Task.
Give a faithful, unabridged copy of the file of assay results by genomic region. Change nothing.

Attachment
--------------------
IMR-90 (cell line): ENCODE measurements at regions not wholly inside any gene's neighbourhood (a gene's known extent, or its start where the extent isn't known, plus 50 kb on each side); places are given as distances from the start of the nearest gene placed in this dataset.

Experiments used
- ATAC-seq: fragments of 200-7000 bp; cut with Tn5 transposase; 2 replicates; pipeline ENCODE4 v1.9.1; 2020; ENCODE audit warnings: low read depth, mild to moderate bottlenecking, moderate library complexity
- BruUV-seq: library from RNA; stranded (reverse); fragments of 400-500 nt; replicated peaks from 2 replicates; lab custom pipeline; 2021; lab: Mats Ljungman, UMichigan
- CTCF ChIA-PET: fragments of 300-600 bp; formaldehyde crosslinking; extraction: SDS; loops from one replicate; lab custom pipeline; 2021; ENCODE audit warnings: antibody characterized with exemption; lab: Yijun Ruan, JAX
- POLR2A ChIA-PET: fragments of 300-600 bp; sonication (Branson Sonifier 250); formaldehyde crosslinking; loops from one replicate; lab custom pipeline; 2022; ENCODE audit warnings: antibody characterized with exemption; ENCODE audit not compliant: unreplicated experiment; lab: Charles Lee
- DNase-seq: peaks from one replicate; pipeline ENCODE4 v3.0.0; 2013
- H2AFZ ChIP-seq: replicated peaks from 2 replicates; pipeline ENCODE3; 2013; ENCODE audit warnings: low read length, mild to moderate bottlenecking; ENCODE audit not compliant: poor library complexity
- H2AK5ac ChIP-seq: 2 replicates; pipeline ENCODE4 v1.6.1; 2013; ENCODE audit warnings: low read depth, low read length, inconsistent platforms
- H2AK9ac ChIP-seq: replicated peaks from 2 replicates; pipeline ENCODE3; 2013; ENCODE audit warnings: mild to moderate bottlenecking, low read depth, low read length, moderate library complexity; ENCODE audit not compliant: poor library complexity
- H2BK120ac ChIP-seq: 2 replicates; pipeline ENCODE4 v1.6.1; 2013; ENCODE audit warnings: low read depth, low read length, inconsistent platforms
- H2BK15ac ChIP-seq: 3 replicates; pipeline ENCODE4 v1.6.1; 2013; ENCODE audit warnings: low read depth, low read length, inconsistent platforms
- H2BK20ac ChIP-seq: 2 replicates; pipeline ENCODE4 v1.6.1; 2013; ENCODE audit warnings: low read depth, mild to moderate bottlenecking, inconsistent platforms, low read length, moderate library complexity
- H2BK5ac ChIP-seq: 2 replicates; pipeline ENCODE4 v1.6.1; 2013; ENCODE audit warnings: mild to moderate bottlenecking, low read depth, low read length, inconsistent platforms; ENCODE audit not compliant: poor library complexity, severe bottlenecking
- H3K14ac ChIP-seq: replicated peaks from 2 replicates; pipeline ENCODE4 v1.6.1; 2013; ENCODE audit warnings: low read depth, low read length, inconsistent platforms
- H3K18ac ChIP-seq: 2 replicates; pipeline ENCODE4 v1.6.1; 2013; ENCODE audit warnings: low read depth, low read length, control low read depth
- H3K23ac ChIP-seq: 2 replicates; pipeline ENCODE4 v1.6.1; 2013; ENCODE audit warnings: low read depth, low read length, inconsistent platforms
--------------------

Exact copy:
IMR-90 (cell line): ENCODE measurements at regions not wholly inside any gene's neighbourhood (a gene's known extent, or its start where the extent isn't known, plus 50 kb on each side); places are given as distances from the start of the nearest gene placed in this dataset.

Experiments used
- ATAC-seq: fragments of 200-7000 bp; cut with Tn5 transposase; 2 replicates; pipeline ENCODE4 v1.9.1; 2020; ENCODE audit warnings: low read depth, mild to moderate bottlenecking, moderate library complexity
- BruUV-seq: library from RNA; stranded (reverse); fragments of 400-500 nt; replicated peaks from 2 replicates; lab custom pipeline; 2021; lab: Mats Ljungman, UMichigan
- CTCF ChIA-PET: fragments of 300-600 bp; formaldehyde crosslinking; extraction: SDS; loops from one replicate; lab custom pipeline; 2021; ENCODE audit warnings: antibody characterized with exemption; lab: Yijun Ruan, JAX
- POLR2A ChIA-PET: fragments of 300-600 bp; sonication (Branson Sonifier 250); formaldehyde crosslinking; loops from one replicate; lab custom pipeline; 2022; ENCODE audit warnings: antibody characterized with exemption; ENCODE audit not compliant: unreplicated experiment; lab: Charles Lee
- DNase-seq: peaks from one replicate; pipeline ENCODE4 v3.0.0; 2013
- H2AFZ ChIP-seq: replicated peaks from 2 replicates; pipeline ENCODE3; 2013; ENCODE audit warnings: low read length, mild to moderate bottlenecking; ENCODE audit not compliant: poor library complexity
- H2AK5ac ChIP-seq: 2 replicates; pipeline ENCODE4 v1.6.1; 2013; ENCODE audit warnings: low read depth, low read length, inconsistent platforms
- H2AK9ac ChIP-seq: replicated peaks from 2 replicates; pipeline ENCODE3; 2013; ENCODE audit warnings: mild to moderate bottlenecking, low read depth, low read length, moderate library complexity; ENCODE audit not compliant: poor library complexity
- H2BK120ac ChIP-seq: 2 replicates; pipeline ENCODE4 v1.6.1; 2013; ENCODE audit warnings: low read depth, low read length, inconsistent platforms
- H2BK15ac ChIP-seq: 3 replicates; pipeline ENCODE4 v1.6.1; 2013; ENCODE audit warnings: low read depth, low read length, inconsistent platforms
- H2BK20ac ChIP-seq: 2 replicates; pipeline ENCODE4 v1.6.1; 2013; ENCODE audit warnings: low read depth, mild to moderate bottlenecking, inconsistent platforms, low read length, moderate library complexity
- H2BK5ac ChIP-seq: 2 replicates; pipeline ENCODE4 v1.6.1; 2013; ENCODE audit warnings: mild to moderate bottlenecking, low read depth, low read length, inconsistent platforms; ENCODE audit not compliant: poor library complexity, severe bottlenecking
- H3K14ac ChIP-seq: replicated peaks from 2 replicates; pipeline ENCODE4 v1.6.1; 2013; ENCODE audit warnings: low read depth, low read length, inconsistent platforms
- H3K18ac ChIP-seq: 2 replicates; pipeline ENCODE4 v1.6.1; 2013; ENCODE audit warnings: low read depth, low read length, control low read depth
- H3K23ac ChIP-seq: 2 replicates; pipeline ENCODE4 v1.6.1; 2013; ENCODE audit warnings: low read depth, low read length, inconsistent platforms